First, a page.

06 December 2014

WANTED: Dead Loved Ones

“If I take death into my life, acknowledge it, and face it squarely, I will free myself from the anxiety of death and the pettiness of life - and only then will I be free to become myself.”
— Martin Heidegger

I am an obituary writer. I am not a member of The Society of Obituary Writers and I have never taken any classes on how to write an obituary. I have no formal qualification or training. Let me ask you, what do you imagine when you think of an obituary writer?  An Edgar Allen Poe wannabe help up in a dingy basement? Perhaps, a bitter old writer comprising a living? For some reason, I used to imagine a woman in her late 60s, educated, with proper manners, perhaps an etiquette instructor of yesteryear. I am not sure why but it seems for most of us, an obituary should follow a certain form. But I never learned this form. I have my own set of questions, I ask of the bereaved and then I insist on meeting the subject wherever possible and I insist on looking into their cold dead eyes.

Truth be told I am a ghost writer. I write farewell letters between you and your dead loved ones, in special code. And further truth be told, it is the same letter every time, someone dies. Your dead husband was not special. His life was no more or no less full than the next person. But I can make it seem that way. Your dead pre-pubescent daughter was not a unique flower about to blossom.  But I can make it seem that way. And when you die you will be nothing out of the ordinary also. The human mind is so held-up in its own ego, it needs to believe in its own eternal 'exceptionality' but we all follow the same trajectory. We are all born so the universe can try and look at itself in the mirror through yet another angle and then we all return to everything again, our lives meaning profoundly little and beautifully everything. But I can make it seem ever-so-special for the benefit of those left behind.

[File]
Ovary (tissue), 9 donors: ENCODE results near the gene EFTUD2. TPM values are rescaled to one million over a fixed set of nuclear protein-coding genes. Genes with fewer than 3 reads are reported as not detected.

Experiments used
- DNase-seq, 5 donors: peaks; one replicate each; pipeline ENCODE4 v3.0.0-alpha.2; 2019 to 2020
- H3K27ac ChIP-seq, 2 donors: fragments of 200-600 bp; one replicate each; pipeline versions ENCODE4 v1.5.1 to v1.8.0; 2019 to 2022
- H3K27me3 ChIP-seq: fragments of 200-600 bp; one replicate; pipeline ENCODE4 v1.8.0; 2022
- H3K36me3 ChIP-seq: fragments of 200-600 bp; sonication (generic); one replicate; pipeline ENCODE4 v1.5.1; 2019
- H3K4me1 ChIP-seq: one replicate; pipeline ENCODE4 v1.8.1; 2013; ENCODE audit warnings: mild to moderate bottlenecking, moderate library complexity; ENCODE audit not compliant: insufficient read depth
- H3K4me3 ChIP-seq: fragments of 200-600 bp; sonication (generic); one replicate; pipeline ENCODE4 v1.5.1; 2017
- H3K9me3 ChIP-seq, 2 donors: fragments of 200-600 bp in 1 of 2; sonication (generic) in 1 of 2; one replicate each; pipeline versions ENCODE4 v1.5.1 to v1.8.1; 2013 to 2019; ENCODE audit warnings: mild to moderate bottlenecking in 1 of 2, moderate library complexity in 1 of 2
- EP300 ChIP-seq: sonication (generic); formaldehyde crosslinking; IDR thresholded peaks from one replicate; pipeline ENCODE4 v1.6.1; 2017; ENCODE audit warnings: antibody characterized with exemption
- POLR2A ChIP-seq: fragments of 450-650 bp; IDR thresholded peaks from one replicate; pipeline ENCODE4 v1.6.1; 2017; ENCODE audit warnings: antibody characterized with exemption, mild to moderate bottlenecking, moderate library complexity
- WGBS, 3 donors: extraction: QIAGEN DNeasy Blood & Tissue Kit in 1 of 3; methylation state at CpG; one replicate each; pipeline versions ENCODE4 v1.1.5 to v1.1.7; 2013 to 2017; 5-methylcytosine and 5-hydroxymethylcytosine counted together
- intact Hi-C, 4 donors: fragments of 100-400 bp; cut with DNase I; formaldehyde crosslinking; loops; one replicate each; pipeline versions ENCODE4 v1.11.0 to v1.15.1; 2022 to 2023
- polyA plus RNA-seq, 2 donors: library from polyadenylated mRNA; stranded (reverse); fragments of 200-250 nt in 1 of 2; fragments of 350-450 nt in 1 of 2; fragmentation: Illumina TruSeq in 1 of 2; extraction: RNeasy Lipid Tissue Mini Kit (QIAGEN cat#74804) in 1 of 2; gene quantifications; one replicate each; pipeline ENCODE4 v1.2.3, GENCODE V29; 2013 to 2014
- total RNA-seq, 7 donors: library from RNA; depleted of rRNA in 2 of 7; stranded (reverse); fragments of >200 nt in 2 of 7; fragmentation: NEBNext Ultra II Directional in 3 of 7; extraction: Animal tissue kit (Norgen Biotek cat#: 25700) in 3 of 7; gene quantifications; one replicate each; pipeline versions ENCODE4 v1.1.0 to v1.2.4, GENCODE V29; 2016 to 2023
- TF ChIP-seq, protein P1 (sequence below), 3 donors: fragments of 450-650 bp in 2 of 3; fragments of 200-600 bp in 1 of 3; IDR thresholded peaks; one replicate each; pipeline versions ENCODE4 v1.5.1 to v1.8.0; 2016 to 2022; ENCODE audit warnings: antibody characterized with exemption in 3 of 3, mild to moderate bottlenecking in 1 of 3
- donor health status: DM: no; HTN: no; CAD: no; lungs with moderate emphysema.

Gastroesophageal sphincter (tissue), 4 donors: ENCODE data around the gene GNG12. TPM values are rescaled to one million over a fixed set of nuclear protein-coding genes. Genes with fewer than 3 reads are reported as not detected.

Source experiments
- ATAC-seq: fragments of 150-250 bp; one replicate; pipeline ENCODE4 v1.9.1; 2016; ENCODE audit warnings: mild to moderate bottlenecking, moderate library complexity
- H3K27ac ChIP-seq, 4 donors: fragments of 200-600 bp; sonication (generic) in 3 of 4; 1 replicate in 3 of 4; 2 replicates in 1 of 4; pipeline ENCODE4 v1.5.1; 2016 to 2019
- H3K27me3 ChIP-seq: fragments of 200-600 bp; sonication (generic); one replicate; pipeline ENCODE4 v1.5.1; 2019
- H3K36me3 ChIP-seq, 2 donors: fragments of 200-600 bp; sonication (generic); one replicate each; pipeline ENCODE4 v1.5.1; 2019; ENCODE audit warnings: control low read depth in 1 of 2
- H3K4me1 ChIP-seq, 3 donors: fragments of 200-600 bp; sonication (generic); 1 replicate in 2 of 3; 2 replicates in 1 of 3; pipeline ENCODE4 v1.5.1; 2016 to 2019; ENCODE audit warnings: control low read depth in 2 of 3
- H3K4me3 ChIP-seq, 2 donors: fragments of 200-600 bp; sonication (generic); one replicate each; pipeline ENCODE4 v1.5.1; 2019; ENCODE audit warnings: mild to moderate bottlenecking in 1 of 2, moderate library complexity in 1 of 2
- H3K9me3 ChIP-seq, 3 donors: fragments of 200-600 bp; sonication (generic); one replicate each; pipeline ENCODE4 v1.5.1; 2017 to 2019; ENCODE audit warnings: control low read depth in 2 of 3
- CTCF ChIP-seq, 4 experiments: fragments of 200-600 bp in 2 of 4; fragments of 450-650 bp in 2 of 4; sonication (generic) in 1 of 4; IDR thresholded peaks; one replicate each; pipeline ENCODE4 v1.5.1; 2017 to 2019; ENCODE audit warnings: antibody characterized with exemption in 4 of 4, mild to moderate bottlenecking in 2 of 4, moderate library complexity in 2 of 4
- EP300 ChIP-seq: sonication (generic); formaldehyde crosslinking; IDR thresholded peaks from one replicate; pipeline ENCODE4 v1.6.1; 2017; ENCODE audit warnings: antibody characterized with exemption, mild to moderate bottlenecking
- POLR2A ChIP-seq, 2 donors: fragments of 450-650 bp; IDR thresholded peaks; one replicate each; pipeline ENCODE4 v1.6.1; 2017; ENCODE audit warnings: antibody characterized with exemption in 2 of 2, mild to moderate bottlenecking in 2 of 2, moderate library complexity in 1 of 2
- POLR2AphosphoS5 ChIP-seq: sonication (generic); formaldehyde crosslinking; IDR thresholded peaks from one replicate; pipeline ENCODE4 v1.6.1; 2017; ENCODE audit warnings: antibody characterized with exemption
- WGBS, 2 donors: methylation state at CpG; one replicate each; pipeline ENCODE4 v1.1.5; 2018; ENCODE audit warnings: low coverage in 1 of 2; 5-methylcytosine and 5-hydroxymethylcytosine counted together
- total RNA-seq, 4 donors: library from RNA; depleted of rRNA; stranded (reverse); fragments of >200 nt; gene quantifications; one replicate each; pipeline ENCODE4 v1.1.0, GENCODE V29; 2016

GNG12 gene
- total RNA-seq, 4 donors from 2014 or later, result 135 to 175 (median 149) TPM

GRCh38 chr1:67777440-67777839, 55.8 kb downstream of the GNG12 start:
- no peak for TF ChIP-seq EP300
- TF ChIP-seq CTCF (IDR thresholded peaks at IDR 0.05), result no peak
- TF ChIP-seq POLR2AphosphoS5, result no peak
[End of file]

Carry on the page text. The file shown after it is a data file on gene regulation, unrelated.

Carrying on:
Obituary writing is a very fruitful business because people keep dying and always will. We all die. Unless, Ray Kurzweil has his way and we attain immortality via computer upload. And then I’m done for. My secret profession will cease to be and I will cease to be and so will the universe. This I know.

I am a young man. But I am a grown man. I am twenty-nine. I have been an obituary writer for four years, since the day I accepted my own mortality. My ‘day-job’ is a night job. I work as a security guard for a building in the city-center that houses the head offices for a telecommunications company. Nothing has done more to disconnect us than the advent of mass cell phone and Internet usage. This I know. It’s a wonderfully horrible illusion. I am surprised more people don’t try to burn this building down in frustration for I would let them. Burn it down or ask your neighbour over for tea. Both will take tremendous courage.

In such a world it is easy to not think about death and this is why you need me to do it for you. You are busy writing your life story, constructing your perfect profile, working towards an ideal, and you are avoiding death. They say life is a journey but really it is not. It just is. If there is any destination at all, it is your non-existence and that can be a real brain-fart of a concept. And that is how I make my living. Because, of your inability to think about death, I can live a full and free life.

When someone dies, I think about the work it will provide me and I get a jolt of energy. The stars shine brighter and the wind feels crisper, each and every time. Sometimes, on my work break, I walk around the city. Every person I encounter, I think to myself, they are going to die and I could write their obituary and make a nice little earner. I wonder who will miss them, what they did with their lives, what they did not do, who they matter to, are they alone or not, what they felt their life-calling was and what got in the way of that calling, what they settled for and how I will put a inimitable spin on this from the perspective of their oldest son, or widow, and how well it will read in the Sunday Paper. And I return to work feeling,

really feeling, clearer.

And higher.

I am obituary writer. I think about death frequently. I think about death many times a day. Nearly every waking moment, aside from taking care of my basic needs, eating, shitting and so on, I am thinking about how you and I are going to meet our end. Old age, horrible diseases and accidents. Sometimes, an unknown swordsman will cut off our heads from out of nowhere. Sometimes spontaneous explosions just blow us to infinite pieces. And I think about ironing-out the confusion that leads up to that liberating moment.

So let me write your loved one’s obituary. Let me write yours. It will be easy. I have had lots of practice with an extensive portfolio for you to peruse.

I have your life down to formulaic science but I can make your death read like magnificent poetry.